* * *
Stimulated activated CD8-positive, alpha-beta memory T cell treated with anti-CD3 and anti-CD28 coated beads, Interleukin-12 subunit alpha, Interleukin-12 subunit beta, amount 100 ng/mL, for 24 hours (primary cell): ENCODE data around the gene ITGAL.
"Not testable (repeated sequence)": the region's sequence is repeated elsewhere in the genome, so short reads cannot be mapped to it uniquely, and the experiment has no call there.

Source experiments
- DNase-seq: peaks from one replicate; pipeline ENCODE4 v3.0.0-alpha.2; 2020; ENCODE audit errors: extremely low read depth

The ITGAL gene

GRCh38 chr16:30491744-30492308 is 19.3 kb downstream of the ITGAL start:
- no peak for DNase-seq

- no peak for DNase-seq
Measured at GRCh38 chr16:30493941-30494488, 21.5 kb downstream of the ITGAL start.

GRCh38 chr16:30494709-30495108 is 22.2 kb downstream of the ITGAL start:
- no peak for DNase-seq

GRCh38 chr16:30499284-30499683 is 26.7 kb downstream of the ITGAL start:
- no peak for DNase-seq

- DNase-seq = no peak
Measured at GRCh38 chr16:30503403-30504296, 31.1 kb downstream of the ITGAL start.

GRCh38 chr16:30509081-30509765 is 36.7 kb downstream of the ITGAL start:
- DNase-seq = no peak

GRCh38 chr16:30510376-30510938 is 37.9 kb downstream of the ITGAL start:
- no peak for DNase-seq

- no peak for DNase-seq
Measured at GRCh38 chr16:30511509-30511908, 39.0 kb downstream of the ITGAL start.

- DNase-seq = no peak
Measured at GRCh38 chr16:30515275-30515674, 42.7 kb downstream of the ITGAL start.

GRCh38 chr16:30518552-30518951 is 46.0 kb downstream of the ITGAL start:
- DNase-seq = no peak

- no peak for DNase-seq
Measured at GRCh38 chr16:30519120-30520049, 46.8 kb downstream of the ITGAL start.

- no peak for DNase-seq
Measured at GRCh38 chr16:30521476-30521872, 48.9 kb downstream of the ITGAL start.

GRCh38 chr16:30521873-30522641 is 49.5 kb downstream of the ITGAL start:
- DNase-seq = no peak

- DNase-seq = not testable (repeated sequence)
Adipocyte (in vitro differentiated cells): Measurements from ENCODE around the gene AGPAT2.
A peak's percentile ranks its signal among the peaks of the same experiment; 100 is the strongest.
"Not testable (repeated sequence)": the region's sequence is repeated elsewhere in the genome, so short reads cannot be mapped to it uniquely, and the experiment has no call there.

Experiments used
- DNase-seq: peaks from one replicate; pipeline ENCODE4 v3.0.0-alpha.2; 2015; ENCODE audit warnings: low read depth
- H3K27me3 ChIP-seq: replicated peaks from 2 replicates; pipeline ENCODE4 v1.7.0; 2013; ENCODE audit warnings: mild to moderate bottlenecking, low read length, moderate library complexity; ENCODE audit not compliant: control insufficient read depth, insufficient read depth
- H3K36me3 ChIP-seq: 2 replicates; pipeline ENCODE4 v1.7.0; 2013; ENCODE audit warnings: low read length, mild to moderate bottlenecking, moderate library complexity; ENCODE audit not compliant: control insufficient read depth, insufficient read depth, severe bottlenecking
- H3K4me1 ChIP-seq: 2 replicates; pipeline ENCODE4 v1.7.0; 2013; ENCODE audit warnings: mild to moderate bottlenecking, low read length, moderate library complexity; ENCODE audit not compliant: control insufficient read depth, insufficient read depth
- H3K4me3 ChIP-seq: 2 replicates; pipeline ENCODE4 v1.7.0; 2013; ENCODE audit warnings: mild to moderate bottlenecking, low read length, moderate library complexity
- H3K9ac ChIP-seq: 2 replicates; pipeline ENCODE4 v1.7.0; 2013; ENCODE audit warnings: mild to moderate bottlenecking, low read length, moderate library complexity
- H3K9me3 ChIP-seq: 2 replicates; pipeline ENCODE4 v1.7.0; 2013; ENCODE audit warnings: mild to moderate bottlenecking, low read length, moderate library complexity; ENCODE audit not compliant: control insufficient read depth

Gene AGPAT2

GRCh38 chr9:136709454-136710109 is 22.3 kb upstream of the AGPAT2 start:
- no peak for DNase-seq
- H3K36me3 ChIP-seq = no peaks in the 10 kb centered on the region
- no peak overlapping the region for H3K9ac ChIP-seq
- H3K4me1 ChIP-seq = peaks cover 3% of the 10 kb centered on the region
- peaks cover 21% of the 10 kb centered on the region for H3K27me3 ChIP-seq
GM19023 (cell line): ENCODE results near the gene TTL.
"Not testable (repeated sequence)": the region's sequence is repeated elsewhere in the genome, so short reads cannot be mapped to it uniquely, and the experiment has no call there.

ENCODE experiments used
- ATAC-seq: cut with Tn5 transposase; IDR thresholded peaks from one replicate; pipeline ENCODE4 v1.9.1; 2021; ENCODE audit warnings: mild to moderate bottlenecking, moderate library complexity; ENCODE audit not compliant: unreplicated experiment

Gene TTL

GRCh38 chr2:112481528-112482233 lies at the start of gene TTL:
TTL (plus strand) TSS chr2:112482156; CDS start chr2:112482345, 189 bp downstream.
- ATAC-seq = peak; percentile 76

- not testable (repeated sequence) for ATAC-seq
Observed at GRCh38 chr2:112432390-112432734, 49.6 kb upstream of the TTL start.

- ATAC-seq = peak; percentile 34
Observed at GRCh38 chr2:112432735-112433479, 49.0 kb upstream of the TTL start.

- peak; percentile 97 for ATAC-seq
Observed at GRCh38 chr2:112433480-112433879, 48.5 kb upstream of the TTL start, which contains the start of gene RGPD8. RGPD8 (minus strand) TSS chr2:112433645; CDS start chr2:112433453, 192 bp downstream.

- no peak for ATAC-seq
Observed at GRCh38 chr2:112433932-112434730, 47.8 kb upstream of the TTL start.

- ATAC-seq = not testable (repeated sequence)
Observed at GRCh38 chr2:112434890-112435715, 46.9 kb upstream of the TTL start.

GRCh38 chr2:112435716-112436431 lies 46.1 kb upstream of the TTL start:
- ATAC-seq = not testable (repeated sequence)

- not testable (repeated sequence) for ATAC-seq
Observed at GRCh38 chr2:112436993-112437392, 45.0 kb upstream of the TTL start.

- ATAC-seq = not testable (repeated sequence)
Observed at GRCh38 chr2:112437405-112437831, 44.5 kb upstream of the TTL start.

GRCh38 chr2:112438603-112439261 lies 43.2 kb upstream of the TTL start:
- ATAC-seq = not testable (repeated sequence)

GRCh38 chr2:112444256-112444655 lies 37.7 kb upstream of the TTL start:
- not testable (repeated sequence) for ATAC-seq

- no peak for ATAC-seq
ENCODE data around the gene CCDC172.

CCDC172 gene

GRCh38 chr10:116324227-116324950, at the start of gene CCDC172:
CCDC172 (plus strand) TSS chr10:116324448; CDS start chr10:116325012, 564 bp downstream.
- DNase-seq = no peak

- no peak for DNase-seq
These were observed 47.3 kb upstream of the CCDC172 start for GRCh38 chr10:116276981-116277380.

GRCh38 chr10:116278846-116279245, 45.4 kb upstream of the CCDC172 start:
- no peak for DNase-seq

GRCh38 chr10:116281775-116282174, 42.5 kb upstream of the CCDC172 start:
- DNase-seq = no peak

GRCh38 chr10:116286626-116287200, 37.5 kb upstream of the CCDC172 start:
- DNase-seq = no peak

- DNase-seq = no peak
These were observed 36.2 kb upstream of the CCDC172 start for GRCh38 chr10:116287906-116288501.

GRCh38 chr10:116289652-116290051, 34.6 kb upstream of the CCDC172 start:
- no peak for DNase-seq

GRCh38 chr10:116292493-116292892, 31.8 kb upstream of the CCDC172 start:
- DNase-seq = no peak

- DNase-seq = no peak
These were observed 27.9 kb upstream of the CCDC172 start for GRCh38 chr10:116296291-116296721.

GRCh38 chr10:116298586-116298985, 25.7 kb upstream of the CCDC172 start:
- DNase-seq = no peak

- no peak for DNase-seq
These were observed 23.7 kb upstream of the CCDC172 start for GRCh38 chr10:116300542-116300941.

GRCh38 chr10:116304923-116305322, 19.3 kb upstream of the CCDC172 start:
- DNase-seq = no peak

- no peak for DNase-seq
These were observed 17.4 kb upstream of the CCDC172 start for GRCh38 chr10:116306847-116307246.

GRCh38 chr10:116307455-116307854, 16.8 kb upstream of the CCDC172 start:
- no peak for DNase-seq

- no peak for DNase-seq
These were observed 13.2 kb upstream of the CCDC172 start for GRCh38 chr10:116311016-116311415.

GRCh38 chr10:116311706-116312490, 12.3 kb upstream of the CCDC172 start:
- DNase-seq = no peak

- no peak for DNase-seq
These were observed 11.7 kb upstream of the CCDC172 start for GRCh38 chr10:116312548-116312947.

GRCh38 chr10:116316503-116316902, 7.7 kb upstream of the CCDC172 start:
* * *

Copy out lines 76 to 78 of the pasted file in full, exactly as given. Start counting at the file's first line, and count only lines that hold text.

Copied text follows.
- ATAC-seq = not testable (repeated sequence)

GRCh38 chr2:112444256-112444655 lies 37.7 kb upstream of the TTL start:
- not testable (repeated sequence) for ATAC-seq